British boss of Indivior pharmaceutical group sentenced to six months in US prison for opioid scandal
The British former boss of drug group Indivior has been sentenced to six months in prison.
Shaun Thaxter, 53, pleaded guilty to a criminal charge in July in connection with the company’s marketing of its best-selling opioid addiction treatment, suboxone. He will also pay £ 460,000 in fines and forfeiture.
The case was brought by the US government, which accused Indivior of fraudulently marketing the drug.
Imprisonment: Shaun Thaxter pleaded guilty to a criminal charge in July in connection with how the company marketed its best-selling opioid addiction treatment, suboxone
It is one of the few corporate prosecutions in connection with an epidemic responsible for hundreds of thousands of overdose deaths.
Prosecutors allege that Indivior has made misleading safety claims about the film form of its flagship drug – which can be put under the tongue and fixed – in order to win doctors’ approval and protect its share of the lucrative market.
Suboxone is used by convalescent addicts to reduce withdrawal symptoms. But it is a powerful and addictive opioid.
Thaxter led Indivior from 2009 to July 2020, when he abruptly left with a £ 2.3 million exit package and admitted the charges the following day.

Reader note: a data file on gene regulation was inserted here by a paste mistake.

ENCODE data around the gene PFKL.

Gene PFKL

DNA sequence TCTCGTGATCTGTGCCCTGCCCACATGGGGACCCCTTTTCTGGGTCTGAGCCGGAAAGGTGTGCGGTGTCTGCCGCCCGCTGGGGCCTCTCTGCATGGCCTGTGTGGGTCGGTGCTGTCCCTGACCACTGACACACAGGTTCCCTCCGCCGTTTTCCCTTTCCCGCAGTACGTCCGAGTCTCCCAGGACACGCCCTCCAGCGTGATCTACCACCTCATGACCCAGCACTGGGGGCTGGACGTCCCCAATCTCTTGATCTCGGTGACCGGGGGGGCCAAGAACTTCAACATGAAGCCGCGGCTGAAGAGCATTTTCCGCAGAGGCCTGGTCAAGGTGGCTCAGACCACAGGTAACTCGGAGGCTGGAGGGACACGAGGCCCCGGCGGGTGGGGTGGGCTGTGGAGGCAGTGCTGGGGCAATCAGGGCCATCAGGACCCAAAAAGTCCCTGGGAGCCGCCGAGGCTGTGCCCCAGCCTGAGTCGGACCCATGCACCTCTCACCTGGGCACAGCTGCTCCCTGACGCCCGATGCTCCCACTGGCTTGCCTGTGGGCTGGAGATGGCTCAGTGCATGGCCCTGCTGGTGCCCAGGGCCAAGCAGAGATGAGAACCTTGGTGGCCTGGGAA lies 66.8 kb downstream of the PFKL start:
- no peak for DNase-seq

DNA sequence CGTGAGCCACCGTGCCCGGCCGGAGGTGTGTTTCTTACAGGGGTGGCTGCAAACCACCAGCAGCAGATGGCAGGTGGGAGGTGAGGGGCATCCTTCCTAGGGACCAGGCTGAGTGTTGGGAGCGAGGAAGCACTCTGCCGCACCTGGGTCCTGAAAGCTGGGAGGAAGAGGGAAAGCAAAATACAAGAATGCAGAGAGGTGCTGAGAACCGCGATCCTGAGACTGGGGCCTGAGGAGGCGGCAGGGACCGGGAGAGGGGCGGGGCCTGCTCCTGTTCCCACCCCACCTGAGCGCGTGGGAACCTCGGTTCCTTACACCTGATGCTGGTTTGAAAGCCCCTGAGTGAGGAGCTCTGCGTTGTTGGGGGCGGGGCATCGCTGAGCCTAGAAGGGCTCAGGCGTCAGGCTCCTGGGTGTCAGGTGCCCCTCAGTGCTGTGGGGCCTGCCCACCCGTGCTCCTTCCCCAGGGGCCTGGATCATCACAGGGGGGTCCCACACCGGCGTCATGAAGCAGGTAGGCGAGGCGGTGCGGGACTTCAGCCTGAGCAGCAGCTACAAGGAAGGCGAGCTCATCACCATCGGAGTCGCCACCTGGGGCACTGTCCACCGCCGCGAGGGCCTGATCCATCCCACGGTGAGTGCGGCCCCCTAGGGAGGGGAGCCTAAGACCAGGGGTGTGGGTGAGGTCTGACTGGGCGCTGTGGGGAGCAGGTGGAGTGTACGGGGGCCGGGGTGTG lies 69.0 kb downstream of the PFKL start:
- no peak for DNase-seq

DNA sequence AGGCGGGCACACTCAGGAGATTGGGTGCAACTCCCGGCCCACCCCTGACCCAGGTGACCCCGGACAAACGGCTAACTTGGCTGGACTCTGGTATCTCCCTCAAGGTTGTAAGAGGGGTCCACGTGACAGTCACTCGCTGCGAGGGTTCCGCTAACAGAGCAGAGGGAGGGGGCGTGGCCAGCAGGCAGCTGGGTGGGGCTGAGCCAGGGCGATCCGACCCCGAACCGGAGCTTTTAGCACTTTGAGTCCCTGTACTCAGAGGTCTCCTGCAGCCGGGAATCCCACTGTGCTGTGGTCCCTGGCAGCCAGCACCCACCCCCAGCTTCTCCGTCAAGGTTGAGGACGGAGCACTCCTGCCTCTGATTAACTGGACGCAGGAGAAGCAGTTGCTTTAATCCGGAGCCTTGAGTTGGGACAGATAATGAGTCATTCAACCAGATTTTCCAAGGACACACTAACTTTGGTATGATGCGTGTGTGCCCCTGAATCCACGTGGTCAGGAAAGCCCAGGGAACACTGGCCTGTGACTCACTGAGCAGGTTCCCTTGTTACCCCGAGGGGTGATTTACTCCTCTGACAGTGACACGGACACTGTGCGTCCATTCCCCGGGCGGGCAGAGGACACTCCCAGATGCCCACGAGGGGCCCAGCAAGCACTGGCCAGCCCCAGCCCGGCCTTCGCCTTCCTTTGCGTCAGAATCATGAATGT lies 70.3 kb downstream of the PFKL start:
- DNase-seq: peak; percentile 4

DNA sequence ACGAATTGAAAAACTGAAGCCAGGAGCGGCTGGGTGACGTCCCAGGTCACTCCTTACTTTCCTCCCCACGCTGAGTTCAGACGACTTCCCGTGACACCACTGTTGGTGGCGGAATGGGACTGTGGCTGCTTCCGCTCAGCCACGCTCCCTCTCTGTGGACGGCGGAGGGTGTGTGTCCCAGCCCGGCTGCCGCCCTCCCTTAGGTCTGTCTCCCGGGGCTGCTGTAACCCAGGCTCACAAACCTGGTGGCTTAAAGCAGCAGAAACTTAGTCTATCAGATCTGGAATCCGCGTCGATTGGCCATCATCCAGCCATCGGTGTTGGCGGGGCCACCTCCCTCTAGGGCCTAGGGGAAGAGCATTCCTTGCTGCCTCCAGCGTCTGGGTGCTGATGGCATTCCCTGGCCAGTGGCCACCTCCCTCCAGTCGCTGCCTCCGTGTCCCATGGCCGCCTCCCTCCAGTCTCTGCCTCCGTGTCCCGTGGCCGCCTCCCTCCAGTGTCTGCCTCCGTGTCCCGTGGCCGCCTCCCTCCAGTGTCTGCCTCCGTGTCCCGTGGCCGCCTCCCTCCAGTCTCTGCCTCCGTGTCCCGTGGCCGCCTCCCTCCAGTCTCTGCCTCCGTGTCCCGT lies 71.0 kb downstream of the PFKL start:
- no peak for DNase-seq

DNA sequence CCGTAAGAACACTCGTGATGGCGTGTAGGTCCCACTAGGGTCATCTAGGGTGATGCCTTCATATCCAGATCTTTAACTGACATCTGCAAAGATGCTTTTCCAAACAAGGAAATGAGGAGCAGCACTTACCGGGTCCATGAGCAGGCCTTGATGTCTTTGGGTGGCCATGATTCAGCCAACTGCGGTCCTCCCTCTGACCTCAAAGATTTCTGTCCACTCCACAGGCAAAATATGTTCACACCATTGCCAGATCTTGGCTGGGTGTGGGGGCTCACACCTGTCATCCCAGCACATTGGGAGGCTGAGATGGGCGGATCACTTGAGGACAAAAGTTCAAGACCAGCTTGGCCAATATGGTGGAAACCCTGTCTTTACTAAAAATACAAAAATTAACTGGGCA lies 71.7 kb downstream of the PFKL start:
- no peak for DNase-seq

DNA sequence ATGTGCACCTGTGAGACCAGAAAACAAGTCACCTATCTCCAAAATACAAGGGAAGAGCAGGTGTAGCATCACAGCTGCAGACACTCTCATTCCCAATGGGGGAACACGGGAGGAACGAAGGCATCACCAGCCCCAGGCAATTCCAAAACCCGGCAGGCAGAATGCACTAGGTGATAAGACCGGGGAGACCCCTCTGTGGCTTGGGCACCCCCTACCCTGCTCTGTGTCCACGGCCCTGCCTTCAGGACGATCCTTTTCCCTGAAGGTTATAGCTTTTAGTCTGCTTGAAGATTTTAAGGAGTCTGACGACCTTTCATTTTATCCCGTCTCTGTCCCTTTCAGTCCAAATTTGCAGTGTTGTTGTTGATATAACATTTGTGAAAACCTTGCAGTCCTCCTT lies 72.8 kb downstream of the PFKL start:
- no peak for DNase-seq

He would be the person responsible for the effort to add suboxone to the drugs that can be prescribed under the Massachusetts state of Medicaid program in 2012.
Indivior argued that the film was safer than tablets because it was less likely to be misused and because it was more difficult for children to use accidentally, but it “lacked any scientific evidence” to support this, prosecutors said.
The claims led to the drug being prescribed to some patients with children under the age of six. Thaxter’s attorney stressed that he had no idea the alleged false claims had been made.
But prosecutors said he “oversaw and encouraged” the marketing efforts.
Daniel Bubar, first assistant US attorney for the Western District of Virginia, said: “He was able to ensure that doctors, patients and insurers were treated fairly.
Instead, Thaxter failed to prevent profit-making efforts through misleading security claims, leading to millions of dollars in ill-gotten gains. ‘
Indivior has denied all wrongdoing, saying Thaxter’s conviction is unrelated to the company. In July, it agreed to pay £ 470 million for the scandal.
Consumer goods giant Reckitt Benckiser, who owned Indivior until 2014, has admitted no wrongdoing, but has paid £ 1.1 billion to settle claims.